According to an article published in The New York Times on
Thursday,  The State Department is
investigating whether Israel’s use of American-made cluster bombs in southern
Lebanon violated secret agreements with the United States that restrict when it
can employ such weapons.

An investigation by the department’s Office of Defense Trade
Controls began this week, after reports that three types of American cluster
munitions, anti-personnel weapons that spray bomblets over a wide area, have
been found in many areas of southern Lebanon and were responsible for
civilian casualties, according to two officials.

The two officials were granted anonymity to discuss the
investigation because it involves sensitive diplomatic issues and agreements
that have been kept secret for years.

In addition to investigating use of the weapons in southern Lebanon, the State Department has held up a
shipment of M-26 artillery rockets, a cluster weapon, that Israel sought during the conflict,
the officials said.

Israeli officials acknowledged soon after their offensive
began last month that they were using cluster munitions against rocket sites
and other military targets. While Hezbollah positions were frequently hidden in
civilian areas, Israeli officials said their intention was to use cluster bombs
in open terrain.

But a report released Wednesday by the United
Nations Mine
Action Coordination
Center, which has personnel in Lebanon searching for unexploded ordnance, said
it had found unexploded bomblets, including hundreds of American types, in 249
locations south of the Litani

The report said American munitions found included 559
M-42’s, an anti-personnel bomblet used in 105-millimeter artillery shells; 663
M-77’s, a submunition found in M-26 rockets; and 5 BLU-63’s, a bomblet found in
the CBU-26 cluster bomb. Also found were 608 M-85’s, an Israeli-made

The unexploded submunitions being found in Lebanon are probably only a
fraction of the total number dropped. Cluster munitions can contain dozens or
even hundreds of submunitions designed to explode as they scatter around a wide
area. They are very effective against rocket-launcher units or ground troops.

The inquiry is likely to focus on whether Israel properly informed the United States
about its use of the weapons and whether targets were strictly military. So
far, the State Department is relying on reports from United Nations personnel
and nongovernmental organizations in southern Lebanon, the officials said.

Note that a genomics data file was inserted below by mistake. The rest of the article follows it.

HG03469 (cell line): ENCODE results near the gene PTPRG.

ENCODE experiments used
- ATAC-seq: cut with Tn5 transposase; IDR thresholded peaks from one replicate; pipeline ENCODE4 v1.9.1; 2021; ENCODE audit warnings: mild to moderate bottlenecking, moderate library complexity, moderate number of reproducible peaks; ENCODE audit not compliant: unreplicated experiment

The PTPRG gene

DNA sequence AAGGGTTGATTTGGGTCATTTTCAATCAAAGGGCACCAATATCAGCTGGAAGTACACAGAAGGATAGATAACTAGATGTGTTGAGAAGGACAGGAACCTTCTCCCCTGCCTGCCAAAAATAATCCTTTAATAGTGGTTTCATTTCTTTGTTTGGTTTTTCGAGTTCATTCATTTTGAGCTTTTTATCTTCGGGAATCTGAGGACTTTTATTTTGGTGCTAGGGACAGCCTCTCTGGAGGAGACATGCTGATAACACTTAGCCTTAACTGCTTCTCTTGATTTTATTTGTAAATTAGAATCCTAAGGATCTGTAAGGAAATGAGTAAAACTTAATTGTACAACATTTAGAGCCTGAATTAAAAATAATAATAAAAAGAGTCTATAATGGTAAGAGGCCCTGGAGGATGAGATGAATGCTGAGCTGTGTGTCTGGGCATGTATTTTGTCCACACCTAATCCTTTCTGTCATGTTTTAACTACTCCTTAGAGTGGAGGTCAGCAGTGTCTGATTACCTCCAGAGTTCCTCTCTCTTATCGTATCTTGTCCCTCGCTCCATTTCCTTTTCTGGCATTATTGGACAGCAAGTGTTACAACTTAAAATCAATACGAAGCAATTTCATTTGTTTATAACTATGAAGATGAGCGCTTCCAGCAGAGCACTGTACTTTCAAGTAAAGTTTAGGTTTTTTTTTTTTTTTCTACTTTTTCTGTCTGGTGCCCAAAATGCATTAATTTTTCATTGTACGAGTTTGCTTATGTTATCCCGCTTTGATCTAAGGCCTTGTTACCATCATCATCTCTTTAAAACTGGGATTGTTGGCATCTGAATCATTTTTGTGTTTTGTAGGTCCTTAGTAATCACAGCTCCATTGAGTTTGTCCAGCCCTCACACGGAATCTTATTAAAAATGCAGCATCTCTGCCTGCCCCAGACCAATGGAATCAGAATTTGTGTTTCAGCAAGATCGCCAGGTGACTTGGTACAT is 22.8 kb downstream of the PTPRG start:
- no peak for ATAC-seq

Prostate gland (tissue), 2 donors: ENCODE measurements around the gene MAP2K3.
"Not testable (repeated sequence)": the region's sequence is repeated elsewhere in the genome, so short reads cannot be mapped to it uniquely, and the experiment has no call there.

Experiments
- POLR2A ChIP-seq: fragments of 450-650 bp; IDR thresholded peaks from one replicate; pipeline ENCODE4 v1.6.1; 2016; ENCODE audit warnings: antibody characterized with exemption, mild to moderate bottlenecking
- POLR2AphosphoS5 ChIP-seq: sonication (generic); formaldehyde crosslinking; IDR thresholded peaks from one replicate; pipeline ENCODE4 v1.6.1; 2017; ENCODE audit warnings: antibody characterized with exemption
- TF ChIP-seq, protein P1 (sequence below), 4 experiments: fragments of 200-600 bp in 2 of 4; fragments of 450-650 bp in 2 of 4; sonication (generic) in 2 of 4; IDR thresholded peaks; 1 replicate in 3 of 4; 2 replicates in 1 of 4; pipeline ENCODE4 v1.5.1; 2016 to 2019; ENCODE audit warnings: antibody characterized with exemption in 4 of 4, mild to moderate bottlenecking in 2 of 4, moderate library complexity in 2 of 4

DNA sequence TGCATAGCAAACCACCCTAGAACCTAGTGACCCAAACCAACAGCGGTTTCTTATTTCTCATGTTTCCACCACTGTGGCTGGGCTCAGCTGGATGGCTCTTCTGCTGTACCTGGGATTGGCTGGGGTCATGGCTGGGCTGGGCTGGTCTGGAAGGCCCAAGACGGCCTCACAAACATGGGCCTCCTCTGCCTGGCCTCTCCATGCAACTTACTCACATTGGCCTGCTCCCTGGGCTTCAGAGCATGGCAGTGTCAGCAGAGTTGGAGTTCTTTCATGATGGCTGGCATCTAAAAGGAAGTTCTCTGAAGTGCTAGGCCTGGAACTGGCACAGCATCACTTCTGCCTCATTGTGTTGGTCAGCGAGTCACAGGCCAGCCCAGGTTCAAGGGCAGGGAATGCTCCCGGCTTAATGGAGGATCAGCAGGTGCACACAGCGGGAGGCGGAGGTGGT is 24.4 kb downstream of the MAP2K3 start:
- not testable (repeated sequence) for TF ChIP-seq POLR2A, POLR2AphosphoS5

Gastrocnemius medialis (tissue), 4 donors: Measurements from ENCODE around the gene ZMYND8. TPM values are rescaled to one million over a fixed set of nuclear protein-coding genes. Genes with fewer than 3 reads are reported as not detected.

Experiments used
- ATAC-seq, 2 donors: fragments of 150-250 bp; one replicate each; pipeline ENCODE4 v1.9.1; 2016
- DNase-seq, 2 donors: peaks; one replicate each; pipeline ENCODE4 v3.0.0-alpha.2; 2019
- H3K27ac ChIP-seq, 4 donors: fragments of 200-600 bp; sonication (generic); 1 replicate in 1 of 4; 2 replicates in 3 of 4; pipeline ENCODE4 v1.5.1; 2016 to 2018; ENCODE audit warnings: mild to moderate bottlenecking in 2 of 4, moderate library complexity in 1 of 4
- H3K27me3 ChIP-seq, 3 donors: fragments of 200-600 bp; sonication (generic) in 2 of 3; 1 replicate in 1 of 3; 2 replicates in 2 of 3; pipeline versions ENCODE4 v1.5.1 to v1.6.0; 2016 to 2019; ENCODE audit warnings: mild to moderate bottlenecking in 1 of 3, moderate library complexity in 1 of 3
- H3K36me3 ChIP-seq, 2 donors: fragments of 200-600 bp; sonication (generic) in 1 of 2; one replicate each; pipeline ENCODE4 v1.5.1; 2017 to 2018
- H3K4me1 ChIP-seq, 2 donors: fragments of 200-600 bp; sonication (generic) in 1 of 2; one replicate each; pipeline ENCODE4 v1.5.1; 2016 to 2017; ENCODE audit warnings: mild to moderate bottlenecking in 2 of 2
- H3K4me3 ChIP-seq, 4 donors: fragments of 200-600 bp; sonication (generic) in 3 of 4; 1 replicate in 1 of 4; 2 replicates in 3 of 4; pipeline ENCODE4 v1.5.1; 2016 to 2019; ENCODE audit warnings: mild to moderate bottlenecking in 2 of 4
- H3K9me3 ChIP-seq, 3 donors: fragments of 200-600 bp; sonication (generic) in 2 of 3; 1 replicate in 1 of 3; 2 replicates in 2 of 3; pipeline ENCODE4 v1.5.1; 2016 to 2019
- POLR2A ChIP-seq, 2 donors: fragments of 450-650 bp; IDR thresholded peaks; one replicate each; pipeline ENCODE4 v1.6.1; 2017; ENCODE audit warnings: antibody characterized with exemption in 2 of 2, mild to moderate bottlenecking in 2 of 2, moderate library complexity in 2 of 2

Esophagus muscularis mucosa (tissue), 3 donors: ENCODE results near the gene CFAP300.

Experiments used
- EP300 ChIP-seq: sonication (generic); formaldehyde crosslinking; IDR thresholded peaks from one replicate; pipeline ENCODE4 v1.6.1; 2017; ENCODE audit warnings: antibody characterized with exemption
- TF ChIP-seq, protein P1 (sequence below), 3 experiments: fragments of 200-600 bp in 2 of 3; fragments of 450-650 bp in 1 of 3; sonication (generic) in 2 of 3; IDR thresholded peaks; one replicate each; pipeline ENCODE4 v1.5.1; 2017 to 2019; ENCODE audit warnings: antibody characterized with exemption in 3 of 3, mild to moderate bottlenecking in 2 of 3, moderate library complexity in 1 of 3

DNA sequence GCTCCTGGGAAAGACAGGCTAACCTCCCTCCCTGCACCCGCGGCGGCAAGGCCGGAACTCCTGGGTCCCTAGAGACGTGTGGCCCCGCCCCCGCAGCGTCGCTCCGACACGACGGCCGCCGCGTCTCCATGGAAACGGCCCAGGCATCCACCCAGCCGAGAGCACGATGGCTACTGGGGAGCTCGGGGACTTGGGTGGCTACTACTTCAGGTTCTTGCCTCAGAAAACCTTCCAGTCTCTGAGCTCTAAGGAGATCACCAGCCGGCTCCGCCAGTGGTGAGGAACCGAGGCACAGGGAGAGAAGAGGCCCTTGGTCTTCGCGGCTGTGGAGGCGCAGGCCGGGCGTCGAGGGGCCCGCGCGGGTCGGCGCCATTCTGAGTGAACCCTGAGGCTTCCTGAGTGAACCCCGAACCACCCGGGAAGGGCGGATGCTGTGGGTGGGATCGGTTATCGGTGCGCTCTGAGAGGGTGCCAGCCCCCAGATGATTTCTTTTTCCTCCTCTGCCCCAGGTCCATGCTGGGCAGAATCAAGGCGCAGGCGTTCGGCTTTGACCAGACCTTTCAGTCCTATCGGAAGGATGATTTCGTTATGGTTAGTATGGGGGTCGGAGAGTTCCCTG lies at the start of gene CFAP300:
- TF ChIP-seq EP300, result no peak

The agreements that govern Israel’s use of American cluster
munitions go back to the 1970’s, when the first sales of the weapons occurred,
but the details of them have never been publicly confirmed. The first one was
signed in 1976 and later reaffirmed in 1978 after an Israeli incursion into Lebanon. News
accounts over the years have said that they require that the munitions be used
only against organized Arab armies and clearly defined military targets under
conditions similar to the Arab-Israeli wars of 1967 and 1973.

A Congressional investigation after Israel’s 1982 invasion of Lebanon found that Israel had used the weapons against
civilian areas in violation of the agreements. In response, the Reagan
administration imposed a six-year ban on further sales of cluster weapons to Israel.

Bush administration officials warned Israel to avoid
civilian casualties, but they have lodged no public protests against its use of
cluster weapons. American officials say it has not been made clear whether the
weapons, which are also employed by the United
States military, were being used against civilian areas
and had been supplied by the United
States. Israel also makes its own types of
cluster weapons.

The Lebanese government has reported that the conflict
killed 1,183 people and wounded 4,054, most of them civilians. The United
Nations reported this week that the number of civilian casualties from cluster
munitions, land mines and unexploded bombs stood at 30 injured and eight
killed. These occurred after the cease-fire when Lebanese returned to their

Several current and former officials said that they doubted
the investigation would lead to sanctions against Israel
but that the decision to proceed with it might be intended to help the Bush
administration ease criticism from Arab governments and commentators over its
support of Israel’s
military operations. The investigation has not been publicly announced; but the
State Department confirmed it in response to questions.


*sourced from The New York Times